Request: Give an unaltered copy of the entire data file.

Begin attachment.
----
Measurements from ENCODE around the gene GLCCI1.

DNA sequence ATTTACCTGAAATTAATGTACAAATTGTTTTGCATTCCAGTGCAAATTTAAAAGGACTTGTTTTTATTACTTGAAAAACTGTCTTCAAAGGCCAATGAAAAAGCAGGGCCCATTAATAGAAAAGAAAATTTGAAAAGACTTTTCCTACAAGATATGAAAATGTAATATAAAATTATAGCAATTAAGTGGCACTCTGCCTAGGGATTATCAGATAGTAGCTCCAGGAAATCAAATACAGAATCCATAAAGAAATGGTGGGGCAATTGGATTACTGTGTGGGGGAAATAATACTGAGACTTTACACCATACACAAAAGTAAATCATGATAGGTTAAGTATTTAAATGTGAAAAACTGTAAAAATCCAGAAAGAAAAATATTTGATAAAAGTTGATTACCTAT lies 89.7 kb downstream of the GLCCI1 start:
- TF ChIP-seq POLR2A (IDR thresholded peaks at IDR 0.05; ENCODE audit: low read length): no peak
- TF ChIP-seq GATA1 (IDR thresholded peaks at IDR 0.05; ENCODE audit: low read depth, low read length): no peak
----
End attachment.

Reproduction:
Measurements from ENCODE around the gene GLCCI1.

DNA sequence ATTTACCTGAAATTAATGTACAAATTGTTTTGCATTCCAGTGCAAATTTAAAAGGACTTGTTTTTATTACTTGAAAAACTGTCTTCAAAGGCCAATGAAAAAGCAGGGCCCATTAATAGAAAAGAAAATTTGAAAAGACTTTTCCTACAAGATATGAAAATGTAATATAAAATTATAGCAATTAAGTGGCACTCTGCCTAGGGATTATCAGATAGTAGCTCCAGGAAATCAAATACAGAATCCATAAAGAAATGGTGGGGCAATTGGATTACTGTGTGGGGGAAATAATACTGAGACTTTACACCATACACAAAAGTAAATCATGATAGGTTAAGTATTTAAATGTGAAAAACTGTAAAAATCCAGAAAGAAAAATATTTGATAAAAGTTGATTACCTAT lies 89.7 kb downstream of the GLCCI1 start:
- TF ChIP-seq POLR2A (IDR thresholded peaks at IDR 0.05; ENCODE audit: low read length): no peak
- TF ChIP-seq GATA1 (IDR thresholded peaks at IDR 0.05; ENCODE audit: low read depth, low read length): no peak